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The old Devonian sandstone house I was born in


My paradoxical mother
Oliver Sacks Scientist
Comments (1) Please sign in or register to add comments
Tuesday, 13 March 2018 05:39 AM
I love these stories even though I have read them in the books of Oliver Sacks. Seeing and...
I love these stories even though I have read them in the books of Oliver Sacks. Seeing and listening to him make me feel he is still alive. I have never before felt the loss of a public figure in the way that I’ve mourned the death of this remarkable man.

Many years ago, I took a manuscript of my first book to an editor at Faber & Faber. I said, 'Nice to meet you,' and she said, 'We’ve met before'. And I said, 'I don’t remember it'. And she said, 'No, you wouldn’t. It was like this’, she said, 'I was training to be a nurse, and your mother was one of our lecturers at the Royal Free Hospital, and she was giving a talk on breastfeeding. And after a while she said, ‘There’s nothing difficult or embarrassing about breastfeeding’ and she bent down, picked up a baby, which had been concealed, and fed it in front of the class'. She said, 'This was in September of 1933, and you were the baby'. I was amazed at the story, because my mother was a very shy woman, pathologically shy, but she could be quite a ham in performance, and it’s similar with me.

Oliver Sacks (1933-2015) was born in England. Having obtained his medical degree at Oxford University, he moved to the USA. There he worked as a consultant neurologist at Beth Abraham Hospital where in 1966, he encountered a group of survivors of the global sleepy sickness of 1916-1927. Sacks treated these patients with the then-experimental drug L-Dopa producing astounding results which he described in his book Awakenings. Further cases of neurological disorders were described by Sacks with exceptional sympathy in another major book entitled The Man Who Mistook His Wife For A Hat which became an instant best seller on its publication in 1985. His other books drew on his rich experiences as a neurologist gleaned over almost five decades of professional practice. Sacks's work was recognized by prestigious institutions which awarded him numerous honours and prizes. These included the Lewis Thomas Prize given by Rockefeller University, which recognizes the scientist as poet. He was an honorary fellow of both the American Academy of Arts and Letters and the American Academy of Arts and Sciences, and held honorary degrees from many universities, including Oxford, the Karolinska Institute, Georgetown, Bard, Gallaudet, Tufts, and the Catholic University of Peru.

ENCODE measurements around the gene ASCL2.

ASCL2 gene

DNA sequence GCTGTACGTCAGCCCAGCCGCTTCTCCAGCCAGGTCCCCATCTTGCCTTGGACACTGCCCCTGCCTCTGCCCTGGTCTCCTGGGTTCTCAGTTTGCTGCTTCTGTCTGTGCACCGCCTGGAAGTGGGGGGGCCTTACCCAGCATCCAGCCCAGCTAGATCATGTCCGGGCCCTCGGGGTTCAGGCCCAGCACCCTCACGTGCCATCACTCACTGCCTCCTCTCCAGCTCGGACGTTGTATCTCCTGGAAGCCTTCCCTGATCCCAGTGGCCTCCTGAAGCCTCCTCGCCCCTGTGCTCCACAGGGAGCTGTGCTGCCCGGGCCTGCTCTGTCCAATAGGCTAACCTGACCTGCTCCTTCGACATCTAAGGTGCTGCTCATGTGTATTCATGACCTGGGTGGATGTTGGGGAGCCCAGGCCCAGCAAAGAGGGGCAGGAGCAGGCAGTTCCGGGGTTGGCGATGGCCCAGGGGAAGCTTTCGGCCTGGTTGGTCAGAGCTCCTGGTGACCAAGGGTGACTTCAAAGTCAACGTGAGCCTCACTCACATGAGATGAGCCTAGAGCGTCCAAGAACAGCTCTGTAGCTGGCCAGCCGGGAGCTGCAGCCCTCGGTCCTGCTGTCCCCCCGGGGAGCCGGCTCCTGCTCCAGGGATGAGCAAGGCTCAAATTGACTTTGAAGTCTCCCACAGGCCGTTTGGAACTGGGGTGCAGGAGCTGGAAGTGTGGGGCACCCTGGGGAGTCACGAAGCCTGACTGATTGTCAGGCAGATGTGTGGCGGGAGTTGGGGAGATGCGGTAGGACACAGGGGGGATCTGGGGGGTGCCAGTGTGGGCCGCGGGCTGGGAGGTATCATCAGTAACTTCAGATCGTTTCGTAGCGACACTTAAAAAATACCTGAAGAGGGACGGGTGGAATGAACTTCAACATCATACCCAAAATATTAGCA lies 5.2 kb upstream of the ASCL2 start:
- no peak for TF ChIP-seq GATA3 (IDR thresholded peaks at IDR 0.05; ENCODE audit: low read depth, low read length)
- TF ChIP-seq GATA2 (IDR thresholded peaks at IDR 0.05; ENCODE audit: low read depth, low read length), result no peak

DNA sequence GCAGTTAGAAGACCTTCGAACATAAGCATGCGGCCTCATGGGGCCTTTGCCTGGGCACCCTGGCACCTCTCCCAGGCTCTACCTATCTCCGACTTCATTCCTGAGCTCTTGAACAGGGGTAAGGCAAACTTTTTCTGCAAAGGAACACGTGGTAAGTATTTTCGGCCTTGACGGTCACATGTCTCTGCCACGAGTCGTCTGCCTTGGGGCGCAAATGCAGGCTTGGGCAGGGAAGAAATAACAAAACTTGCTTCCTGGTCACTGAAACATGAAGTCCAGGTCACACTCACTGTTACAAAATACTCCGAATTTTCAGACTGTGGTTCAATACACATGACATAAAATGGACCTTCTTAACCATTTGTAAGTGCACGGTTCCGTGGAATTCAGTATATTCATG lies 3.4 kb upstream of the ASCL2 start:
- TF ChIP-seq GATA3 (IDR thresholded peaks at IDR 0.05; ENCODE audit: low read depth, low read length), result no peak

Listeners: Kate Edgar

Kate Edgar, previously Managing Editor at the Summit Books division of Simon and Schuster, began working with Oliver Sacks in 1983. She has served as editor and researcher on all of his books, and has been closely involved with various films and adaptations based on his work. As friend, assistant, and collaborator, she has accompanied Dr Sacks on many adventures around the world, clinical and otherwise.

Tags: Royal Free Hospital

Duration: 1 minute, 15 seconds

Date story recorded: 19-23 September, 2011

Date story went live: 02 October 2012